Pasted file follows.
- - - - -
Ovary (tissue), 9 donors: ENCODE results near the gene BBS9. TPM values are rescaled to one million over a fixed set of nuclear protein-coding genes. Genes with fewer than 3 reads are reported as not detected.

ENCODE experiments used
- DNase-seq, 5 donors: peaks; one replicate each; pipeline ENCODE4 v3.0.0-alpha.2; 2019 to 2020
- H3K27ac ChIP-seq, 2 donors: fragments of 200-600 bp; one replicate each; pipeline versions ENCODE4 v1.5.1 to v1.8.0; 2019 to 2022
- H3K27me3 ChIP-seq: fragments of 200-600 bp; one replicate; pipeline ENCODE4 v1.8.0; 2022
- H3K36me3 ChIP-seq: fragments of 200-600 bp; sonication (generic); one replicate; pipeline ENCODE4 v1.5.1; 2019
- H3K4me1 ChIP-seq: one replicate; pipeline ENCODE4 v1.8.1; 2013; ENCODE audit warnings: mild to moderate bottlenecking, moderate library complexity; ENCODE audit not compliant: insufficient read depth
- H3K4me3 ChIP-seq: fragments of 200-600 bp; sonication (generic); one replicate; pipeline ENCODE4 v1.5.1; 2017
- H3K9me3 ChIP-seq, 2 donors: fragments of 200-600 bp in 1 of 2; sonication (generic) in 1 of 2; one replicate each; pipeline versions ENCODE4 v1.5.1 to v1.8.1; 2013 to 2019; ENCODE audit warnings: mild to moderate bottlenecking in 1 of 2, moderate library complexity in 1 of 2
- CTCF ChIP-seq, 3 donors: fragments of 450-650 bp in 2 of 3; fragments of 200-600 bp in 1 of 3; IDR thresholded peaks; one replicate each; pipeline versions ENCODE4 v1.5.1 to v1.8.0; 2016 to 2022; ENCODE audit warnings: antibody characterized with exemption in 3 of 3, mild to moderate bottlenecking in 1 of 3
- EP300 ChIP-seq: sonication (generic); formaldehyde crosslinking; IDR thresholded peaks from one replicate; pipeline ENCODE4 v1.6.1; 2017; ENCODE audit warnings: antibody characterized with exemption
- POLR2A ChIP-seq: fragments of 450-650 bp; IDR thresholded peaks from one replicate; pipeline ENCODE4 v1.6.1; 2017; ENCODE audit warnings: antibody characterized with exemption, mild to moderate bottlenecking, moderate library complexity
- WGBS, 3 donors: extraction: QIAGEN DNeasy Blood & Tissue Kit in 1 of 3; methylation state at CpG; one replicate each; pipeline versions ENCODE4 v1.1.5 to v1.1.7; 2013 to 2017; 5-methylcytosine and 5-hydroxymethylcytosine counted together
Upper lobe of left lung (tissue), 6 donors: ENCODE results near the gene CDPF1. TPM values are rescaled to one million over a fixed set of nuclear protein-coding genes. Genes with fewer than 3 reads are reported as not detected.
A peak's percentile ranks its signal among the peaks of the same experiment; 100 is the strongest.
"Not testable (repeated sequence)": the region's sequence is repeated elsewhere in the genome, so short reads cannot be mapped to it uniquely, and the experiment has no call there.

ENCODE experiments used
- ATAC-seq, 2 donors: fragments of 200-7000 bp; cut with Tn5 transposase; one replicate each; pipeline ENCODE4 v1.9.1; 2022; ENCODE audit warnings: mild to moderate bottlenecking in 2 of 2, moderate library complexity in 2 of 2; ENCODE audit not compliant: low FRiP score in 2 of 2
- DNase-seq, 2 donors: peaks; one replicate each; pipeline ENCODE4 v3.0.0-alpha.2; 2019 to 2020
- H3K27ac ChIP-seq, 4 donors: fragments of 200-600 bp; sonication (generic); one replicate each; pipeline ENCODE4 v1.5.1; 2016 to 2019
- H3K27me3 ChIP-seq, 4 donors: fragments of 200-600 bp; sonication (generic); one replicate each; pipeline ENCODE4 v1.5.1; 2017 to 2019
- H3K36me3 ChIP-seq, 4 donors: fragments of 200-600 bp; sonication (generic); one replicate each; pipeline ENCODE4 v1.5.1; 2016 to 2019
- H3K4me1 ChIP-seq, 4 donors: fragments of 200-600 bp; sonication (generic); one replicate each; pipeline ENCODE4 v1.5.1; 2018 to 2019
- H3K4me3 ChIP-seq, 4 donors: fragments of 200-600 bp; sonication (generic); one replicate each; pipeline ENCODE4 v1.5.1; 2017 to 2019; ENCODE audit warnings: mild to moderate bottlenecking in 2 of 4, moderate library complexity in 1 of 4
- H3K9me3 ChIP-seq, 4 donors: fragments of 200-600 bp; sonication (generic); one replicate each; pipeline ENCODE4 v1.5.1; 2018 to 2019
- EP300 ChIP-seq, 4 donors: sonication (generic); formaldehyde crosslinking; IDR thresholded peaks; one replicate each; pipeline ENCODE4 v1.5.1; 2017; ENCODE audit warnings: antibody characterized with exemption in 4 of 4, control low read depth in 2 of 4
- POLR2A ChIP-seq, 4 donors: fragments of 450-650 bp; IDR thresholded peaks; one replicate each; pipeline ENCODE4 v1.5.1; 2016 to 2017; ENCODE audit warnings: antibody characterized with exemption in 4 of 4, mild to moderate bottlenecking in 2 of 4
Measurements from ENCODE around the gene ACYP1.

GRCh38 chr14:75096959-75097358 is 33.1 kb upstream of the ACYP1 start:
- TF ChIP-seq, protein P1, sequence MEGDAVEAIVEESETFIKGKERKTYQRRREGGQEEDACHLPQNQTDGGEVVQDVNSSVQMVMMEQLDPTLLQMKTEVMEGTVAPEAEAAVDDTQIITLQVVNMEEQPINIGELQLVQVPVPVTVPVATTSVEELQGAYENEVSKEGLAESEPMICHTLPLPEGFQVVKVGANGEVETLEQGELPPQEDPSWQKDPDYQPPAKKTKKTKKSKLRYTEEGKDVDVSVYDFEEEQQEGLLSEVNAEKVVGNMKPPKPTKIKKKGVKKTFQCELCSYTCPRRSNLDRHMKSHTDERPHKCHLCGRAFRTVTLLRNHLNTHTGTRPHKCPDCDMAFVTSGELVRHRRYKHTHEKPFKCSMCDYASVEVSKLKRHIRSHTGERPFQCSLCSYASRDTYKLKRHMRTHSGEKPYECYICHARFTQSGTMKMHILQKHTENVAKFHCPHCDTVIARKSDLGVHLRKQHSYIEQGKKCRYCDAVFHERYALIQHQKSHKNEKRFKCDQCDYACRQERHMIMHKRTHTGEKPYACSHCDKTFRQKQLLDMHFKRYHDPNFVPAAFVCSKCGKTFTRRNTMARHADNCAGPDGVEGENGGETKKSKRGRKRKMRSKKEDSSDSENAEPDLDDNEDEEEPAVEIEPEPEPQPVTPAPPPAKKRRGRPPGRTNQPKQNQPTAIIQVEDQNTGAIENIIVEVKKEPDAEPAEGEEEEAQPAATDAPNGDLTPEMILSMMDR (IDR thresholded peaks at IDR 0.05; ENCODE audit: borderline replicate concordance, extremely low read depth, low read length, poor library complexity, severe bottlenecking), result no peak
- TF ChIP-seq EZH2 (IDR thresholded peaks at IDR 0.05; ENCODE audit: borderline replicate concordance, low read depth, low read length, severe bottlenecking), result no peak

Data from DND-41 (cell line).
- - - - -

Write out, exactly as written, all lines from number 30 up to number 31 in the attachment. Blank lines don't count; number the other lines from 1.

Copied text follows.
- TF ChIP-seq, protein P1, sequence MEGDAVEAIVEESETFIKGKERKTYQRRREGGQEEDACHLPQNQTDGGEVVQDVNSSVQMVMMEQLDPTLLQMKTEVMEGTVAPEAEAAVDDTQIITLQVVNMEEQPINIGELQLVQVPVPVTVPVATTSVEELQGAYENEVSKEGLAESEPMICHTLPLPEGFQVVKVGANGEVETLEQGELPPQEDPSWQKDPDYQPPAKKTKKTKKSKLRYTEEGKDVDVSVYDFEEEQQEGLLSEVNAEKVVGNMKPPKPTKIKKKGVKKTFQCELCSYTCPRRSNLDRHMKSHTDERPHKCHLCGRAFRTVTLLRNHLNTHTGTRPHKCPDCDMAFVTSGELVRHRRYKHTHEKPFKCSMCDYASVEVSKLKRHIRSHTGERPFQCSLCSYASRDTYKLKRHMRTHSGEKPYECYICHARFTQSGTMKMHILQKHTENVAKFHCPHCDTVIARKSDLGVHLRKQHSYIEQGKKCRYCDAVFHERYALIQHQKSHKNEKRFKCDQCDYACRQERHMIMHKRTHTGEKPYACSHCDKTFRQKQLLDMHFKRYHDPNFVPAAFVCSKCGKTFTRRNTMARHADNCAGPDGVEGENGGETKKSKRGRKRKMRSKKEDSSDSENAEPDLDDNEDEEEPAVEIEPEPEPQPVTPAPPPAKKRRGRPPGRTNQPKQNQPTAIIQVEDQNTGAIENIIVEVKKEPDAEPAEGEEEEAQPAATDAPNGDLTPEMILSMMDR (IDR thresholded peaks at IDR 0.05; ENCODE audit: borderline replicate concordance, extremely low read depth, low read length, poor library complexity, severe bottlenecking), result no peak
- TF ChIP-seq EZH2 (IDR thresholded peaks at IDR 0.05; ENCODE audit: borderline replicate concordance, low read depth, low read length, severe bottlenecking), result no peak